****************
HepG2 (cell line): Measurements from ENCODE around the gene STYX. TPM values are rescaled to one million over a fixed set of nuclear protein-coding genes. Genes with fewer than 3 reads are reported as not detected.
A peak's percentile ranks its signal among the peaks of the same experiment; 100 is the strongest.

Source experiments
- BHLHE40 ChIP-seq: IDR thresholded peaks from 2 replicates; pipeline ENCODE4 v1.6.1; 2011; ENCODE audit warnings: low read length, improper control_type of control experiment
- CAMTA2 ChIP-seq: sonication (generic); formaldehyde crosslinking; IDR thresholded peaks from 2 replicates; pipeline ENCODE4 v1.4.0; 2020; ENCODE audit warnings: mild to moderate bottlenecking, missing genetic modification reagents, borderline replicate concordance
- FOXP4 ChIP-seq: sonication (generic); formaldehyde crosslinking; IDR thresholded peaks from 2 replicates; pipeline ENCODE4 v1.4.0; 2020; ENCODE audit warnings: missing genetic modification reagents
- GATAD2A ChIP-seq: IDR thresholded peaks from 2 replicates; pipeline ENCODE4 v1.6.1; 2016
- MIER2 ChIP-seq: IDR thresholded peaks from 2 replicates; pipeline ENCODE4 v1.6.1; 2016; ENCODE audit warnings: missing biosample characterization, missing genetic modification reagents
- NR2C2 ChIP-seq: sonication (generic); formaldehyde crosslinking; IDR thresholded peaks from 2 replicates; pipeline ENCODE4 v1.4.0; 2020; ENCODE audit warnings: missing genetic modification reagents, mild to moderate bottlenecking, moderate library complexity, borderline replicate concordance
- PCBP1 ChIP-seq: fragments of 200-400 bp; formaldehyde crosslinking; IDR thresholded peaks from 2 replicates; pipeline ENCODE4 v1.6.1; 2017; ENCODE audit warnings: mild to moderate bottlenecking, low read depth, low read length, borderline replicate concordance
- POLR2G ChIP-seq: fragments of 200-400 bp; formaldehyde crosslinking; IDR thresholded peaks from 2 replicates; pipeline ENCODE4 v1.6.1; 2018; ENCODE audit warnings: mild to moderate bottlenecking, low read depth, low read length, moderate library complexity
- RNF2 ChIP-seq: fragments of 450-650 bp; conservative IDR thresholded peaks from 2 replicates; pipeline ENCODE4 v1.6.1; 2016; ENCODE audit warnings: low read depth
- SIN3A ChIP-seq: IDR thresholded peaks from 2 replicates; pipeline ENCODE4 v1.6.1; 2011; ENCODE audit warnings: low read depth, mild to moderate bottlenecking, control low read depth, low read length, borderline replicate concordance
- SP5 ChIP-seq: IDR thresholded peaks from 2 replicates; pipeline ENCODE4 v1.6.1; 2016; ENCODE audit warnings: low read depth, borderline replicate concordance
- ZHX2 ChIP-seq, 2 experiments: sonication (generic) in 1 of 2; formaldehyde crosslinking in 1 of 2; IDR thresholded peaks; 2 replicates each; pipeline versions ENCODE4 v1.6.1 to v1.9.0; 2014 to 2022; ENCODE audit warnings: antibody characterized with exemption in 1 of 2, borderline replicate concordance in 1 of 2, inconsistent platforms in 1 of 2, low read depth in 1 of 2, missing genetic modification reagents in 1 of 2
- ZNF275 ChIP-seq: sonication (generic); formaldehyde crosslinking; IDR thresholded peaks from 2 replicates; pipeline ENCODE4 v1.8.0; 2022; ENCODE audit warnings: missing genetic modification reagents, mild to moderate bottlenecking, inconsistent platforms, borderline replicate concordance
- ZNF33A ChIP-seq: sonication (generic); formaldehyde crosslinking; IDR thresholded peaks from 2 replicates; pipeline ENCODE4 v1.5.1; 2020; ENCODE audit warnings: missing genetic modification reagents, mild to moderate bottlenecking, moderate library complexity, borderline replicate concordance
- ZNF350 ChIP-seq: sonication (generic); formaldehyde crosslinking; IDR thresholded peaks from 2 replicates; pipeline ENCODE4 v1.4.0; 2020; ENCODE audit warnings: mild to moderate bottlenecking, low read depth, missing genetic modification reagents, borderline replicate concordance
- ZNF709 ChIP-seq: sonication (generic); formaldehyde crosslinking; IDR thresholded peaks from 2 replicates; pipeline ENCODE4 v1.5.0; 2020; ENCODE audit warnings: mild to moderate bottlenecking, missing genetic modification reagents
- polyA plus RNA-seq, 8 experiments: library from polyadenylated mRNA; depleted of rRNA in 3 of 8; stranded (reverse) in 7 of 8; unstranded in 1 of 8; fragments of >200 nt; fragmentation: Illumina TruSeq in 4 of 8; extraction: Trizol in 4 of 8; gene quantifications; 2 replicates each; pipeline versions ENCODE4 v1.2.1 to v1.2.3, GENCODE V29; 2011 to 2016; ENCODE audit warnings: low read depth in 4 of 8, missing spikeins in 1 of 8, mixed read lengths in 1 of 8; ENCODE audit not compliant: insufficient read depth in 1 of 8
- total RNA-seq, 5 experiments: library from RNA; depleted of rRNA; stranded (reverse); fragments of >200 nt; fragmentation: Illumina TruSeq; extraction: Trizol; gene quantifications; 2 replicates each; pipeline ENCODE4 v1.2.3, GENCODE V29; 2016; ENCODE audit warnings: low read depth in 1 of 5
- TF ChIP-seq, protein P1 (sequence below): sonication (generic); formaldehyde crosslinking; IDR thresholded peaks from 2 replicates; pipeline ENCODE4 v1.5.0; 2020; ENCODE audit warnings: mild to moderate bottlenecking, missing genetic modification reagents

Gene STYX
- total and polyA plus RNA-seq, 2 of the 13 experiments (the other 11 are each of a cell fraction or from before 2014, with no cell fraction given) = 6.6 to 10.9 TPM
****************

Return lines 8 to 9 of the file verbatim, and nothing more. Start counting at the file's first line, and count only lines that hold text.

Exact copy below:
- MIER2 ChIP-seq: IDR thresholded peaks from 2 replicates; pipeline ENCODE4 v1.6.1; 2016; ENCODE audit warnings: missing biosample characterization, missing genetic modification reagents
- NR2C2 ChIP-seq: sonication (generic); formaldehyde crosslinking; IDR thresholded peaks from 2 replicates; pipeline ENCODE4 v1.4.0; 2020; ENCODE audit warnings: missing genetic modification reagents, mild to moderate bottlenecking, moderate library complexity, borderline replicate concordance